Jefferson Hayman // The Falling Rocket // 2016
Welcome to number 12 in our series Poignant Pics where we’ve asked photo curators, educators, collectors and makers to share a brief essay on a photo that has significantly changed the way they think or look at the world.
Kat Kiernan reflects on a newly revived memory derived from a recent Jefferson Hayman image.
I remember an Independence Day when I shot flares off the bow of my family’s tiny sailboat. I watched the sparks fall into the dark, cold Maine waters. As a child, all things seemed possible on that night of celebration. No cheers, no crowds—just one false star quietly rocketing upwards to meet the real ones that filled the sky.
Years later, when I saw Jefferson Hayman’s photograph “The Falling Rocket,” I had a visceral reaction. Few photographs, when seen for the first time, conjure such strong feelings of familiarity that we think we must have been there when it was made. Hayman’s photograph places the viewer on the riverbank, watching the sky alongside the photographer. Little is happening in the scene, yet one gets the sense that anything could—a fleeting moment with a lingering before and after. Although photographed on the Hudson River instead of the coast of Maine, the firework’s eruption and the way that it silhouettes the pine trees, turning the sky a smoky midnight blue, brings me back to the bow of the boat so many years before.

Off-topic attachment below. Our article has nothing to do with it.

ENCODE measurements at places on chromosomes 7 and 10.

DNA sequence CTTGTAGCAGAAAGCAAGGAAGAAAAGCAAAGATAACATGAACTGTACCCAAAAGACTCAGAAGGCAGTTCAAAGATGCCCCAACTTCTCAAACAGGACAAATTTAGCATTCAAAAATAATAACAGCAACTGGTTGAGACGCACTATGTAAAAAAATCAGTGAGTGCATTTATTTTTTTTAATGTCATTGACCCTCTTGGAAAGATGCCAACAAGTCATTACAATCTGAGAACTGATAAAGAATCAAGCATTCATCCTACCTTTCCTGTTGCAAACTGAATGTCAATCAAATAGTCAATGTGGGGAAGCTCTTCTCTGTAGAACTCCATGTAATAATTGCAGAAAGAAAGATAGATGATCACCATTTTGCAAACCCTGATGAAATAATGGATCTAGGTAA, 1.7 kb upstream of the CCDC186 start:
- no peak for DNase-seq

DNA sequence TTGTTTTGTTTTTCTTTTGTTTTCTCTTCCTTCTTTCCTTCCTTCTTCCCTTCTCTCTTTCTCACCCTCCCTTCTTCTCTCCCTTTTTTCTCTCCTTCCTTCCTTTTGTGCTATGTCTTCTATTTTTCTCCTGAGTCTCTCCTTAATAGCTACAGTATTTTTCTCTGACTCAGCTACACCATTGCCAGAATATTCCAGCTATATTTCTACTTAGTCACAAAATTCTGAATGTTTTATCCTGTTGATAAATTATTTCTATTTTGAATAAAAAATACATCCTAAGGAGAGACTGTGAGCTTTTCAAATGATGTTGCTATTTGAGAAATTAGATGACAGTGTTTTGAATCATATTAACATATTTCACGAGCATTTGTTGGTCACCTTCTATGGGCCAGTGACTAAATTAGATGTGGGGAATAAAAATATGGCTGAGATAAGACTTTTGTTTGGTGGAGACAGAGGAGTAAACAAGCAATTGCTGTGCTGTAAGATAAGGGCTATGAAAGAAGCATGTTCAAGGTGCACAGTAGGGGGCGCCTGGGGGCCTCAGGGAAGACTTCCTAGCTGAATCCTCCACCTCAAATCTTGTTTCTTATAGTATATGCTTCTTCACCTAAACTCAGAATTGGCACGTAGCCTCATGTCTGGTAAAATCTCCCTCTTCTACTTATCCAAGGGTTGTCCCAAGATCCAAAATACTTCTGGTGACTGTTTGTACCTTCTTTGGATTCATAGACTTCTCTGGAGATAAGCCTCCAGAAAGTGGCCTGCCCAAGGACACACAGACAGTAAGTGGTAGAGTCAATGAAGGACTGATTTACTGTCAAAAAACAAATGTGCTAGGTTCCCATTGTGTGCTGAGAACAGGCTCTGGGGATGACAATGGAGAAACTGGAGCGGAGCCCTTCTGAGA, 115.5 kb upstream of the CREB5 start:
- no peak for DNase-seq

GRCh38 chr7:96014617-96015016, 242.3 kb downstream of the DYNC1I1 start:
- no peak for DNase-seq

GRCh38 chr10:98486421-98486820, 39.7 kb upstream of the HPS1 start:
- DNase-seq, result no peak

Other photographic works of art are capable of evoking past recollections, but “The Falling Rocket” is the only one that has done so for me. Although it was made in a time and place far away from my sailboat, I feel as if Hayman has reached into my memories to print and frame this one, long forgotten.
Kat Kiernan is the Editor-in-Chief of the photography publication Don’t Take Pictures. Her writings on photography have been published in books as well as in numerous blogs and magazines. In 2015 she received the Rising Star Award from the Griffin Museum of Photography for her contributions to the photographic community. Photoboite Agency named her one of 2012’s 30 women photographers under the age of 30 to watch. She holds a BFA in photography from Lesley University College of Art and Design, and has exhibited her photographs throughout the United States.